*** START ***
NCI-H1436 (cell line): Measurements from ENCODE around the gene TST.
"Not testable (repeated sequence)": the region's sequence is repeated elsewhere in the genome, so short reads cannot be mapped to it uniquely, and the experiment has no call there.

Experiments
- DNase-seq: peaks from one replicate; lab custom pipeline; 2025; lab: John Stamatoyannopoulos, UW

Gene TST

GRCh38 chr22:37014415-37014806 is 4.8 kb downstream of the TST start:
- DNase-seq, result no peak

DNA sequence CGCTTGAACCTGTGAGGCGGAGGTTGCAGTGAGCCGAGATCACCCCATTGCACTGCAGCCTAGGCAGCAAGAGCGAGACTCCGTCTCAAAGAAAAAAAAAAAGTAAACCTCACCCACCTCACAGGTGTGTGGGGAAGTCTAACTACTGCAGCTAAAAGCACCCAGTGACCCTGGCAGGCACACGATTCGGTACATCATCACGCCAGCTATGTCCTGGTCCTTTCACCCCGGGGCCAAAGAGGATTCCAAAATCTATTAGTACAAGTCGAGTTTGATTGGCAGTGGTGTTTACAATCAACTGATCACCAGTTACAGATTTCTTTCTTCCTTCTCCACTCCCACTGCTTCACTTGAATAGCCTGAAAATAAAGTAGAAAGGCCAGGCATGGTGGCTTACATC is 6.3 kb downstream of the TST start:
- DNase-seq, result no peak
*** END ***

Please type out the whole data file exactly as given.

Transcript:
NCI-H1436 (cell line): Measurements from ENCODE around the gene TST.
"Not testable (repeated sequence)": the region's sequence is repeated elsewhere in the genome, so short reads cannot be mapped to it uniquely, and the experiment has no call there.

Experiments
- DNase-seq: peaks from one replicate; lab custom pipeline; 2025; lab: John Stamatoyannopoulos, UW

Gene TST

GRCh38 chr22:37014415-37014806 is 4.8 kb downstream of the TST start:
- DNase-seq, result no peak

DNA sequence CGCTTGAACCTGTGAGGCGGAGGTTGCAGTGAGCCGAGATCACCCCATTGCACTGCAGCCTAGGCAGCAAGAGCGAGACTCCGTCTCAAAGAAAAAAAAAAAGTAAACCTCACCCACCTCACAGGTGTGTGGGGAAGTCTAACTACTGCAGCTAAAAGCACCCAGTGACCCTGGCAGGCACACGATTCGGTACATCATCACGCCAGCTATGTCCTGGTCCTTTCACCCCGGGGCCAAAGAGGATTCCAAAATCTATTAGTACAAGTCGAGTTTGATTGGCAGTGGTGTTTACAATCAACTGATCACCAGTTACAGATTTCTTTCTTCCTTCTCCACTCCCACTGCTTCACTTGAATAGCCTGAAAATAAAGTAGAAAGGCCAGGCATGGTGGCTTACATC is 6.3 kb downstream of the TST start:
- DNase-seq, result no peak